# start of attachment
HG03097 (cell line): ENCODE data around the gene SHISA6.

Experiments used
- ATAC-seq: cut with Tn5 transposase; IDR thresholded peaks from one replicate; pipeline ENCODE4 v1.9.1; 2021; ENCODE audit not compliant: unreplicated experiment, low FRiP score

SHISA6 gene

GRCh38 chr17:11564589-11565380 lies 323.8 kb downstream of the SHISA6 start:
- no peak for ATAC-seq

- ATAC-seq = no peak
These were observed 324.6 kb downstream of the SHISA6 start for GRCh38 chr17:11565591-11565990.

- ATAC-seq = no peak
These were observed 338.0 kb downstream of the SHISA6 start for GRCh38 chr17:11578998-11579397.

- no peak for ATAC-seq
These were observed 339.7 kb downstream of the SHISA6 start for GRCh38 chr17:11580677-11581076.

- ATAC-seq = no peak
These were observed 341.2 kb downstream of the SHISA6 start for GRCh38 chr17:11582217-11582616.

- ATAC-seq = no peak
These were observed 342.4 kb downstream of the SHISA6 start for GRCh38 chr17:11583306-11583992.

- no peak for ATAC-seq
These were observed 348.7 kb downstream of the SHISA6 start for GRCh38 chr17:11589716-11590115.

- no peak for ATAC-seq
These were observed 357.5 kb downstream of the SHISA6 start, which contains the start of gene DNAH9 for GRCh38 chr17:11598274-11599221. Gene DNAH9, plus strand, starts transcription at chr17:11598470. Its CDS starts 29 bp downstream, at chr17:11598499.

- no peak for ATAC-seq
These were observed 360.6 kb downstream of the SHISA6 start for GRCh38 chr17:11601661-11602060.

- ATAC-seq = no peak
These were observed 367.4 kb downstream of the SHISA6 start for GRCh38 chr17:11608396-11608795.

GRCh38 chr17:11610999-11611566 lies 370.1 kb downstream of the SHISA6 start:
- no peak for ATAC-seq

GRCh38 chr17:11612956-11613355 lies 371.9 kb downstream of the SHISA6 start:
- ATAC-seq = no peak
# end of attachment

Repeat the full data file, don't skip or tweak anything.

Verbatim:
HG03097 (cell line): ENCODE data around the gene SHISA6.

Experiments used
- ATAC-seq: cut with Tn5 transposase; IDR thresholded peaks from one replicate; pipeline ENCODE4 v1.9.1; 2021; ENCODE audit not compliant: unreplicated experiment, low FRiP score

SHISA6 gene

GRCh38 chr17:11564589-11565380 lies 323.8 kb downstream of the SHISA6 start:
- no peak for ATAC-seq

- ATAC-seq = no peak
These were observed 324.6 kb downstream of the SHISA6 start for GRCh38 chr17:11565591-11565990.

- ATAC-seq = no peak
These were observed 338.0 kb downstream of the SHISA6 start for GRCh38 chr17:11578998-11579397.

- no peak for ATAC-seq
These were observed 339.7 kb downstream of the SHISA6 start for GRCh38 chr17:11580677-11581076.

- ATAC-seq = no peak
These were observed 341.2 kb downstream of the SHISA6 start for GRCh38 chr17:11582217-11582616.

- ATAC-seq = no peak
These were observed 342.4 kb downstream of the SHISA6 start for GRCh38 chr17:11583306-11583992.

- no peak for ATAC-seq
These were observed 348.7 kb downstream of the SHISA6 start for GRCh38 chr17:11589716-11590115.

- no peak for ATAC-seq
These were observed 357.5 kb downstream of the SHISA6 start, which contains the start of gene DNAH9 for GRCh38 chr17:11598274-11599221. Gene DNAH9, plus strand, starts transcription at chr17:11598470. Its CDS starts 29 bp downstream, at chr17:11598499.

- no peak for ATAC-seq
These were observed 360.6 kb downstream of the SHISA6 start for GRCh38 chr17:11601661-11602060.

- ATAC-seq = no peak
These were observed 367.4 kb downstream of the SHISA6 start for GRCh38 chr17:11608396-11608795.

GRCh38 chr17:11610999-11611566 lies 370.1 kb downstream of the SHISA6 start:
- no peak for ATAC-seq

GRCh38 chr17:11612956-11613355 lies 371.9 kb downstream of the SHISA6 start:
- ATAC-seq = no peak